BSV Slides Below $50 as Coinbase Ends of Support for Bitcoin SV



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Coinbase, America’s largest cryptocurrency exchange, announced its plans to end support for Bitcoin SV (BSV) on its platform.

This decision comes more than two years after the exchange initially delisted BSV from trading.

Coinbase Sets Deadline for BSV Withdrawals

According to the announcement, Coinbase will cease to support the BSV asset as of early next year, and users are urged to take action before January 9, 2024, to safeguard their holdings.

The notice stated, “Users are able to withdraw BSV funds until support for the asset is deprecated on January 9, 2024, at or around 12 p.m. ET. If you fail to withdraw your BSV funds, Coinbase will liquidate any remaining BSV remaining in your Coinbase account.”

Coinbase further mentioned that the liquidated funds would be converted into the cash equivalent market value of another digital asset, with a warning that they may be subject to tax liability.

This move by Coinbase is not entirely unexpected, as the exchange had previously delisted BSV in 2021. The decision to remove BSV from its trading offerings was driven by concerns over the blockchain’s stability, primarily due to a “51% attack” that the network suffered. Despite the delisting, Coinbase allowed users to retain their BSV holdings within their wallets on the platform.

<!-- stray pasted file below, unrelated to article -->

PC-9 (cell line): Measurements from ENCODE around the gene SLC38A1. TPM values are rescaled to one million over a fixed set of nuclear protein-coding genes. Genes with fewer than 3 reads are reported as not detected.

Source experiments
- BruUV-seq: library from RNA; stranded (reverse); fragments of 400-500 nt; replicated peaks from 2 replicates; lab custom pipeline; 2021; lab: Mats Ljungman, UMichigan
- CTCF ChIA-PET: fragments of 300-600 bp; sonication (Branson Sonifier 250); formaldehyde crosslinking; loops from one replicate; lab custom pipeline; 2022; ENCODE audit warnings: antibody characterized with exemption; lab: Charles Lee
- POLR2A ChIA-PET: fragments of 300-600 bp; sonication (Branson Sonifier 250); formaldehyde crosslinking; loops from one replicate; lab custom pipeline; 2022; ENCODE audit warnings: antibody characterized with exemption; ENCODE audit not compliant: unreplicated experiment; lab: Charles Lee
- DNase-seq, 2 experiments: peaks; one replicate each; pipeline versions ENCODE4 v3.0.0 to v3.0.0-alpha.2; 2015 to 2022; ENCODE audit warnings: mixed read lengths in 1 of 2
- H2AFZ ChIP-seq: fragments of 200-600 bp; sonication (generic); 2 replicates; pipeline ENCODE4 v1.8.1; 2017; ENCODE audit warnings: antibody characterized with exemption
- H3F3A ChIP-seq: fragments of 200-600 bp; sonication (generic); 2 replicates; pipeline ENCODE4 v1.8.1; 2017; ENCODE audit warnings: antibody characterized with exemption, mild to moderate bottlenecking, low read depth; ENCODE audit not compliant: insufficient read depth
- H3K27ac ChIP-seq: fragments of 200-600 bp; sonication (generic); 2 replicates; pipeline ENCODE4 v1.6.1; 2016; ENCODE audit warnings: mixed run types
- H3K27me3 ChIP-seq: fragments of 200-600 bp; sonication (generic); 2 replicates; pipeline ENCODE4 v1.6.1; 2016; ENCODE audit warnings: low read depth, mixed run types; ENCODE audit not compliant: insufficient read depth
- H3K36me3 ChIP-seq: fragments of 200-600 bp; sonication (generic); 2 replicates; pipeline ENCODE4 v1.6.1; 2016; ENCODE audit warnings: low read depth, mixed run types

Shortly after the news went public, BSV slipped in value slightly and dipped below $50.

The Origins of Bitcoin SV (BSV)

Bitcoin SV, often called Satoshi’s Vision, emerged in November 2018 due to a hard fork of Bitcoin Cash, a spin-off of the original Bitcoin blockchain. Currently ranked as the 53rd largest digital asset with a market capitalization of $967 million, according to CoinGecko data, Bitcoin SV has a unique and somewhat controversial origin.

The cryptocurrency’s developers claim that BSV is the “original Bitcoin,” with “SV” standing for “Satoshi’s Vision.” Such hard forks, where a blockchain splits into two, can occur due to upgrades or disputes among network developers. The cryptocurrency landscape has witnessed numerous Bitcoin forks, but BSV stands out as one of the most prominent and well-known alternatives.

Notably, Bitcoin SV has gotten support from Australian computer scientist Craig Wright, who has made unverified claims of being Satoshi Nakamoto, the pseudonymous creator of Bitcoin. Wright’s aggressive stance, including legal cases against exchanges like Coinbase and Kraken that questioned his identity, has contributed to the delisting of BSV on various platforms.





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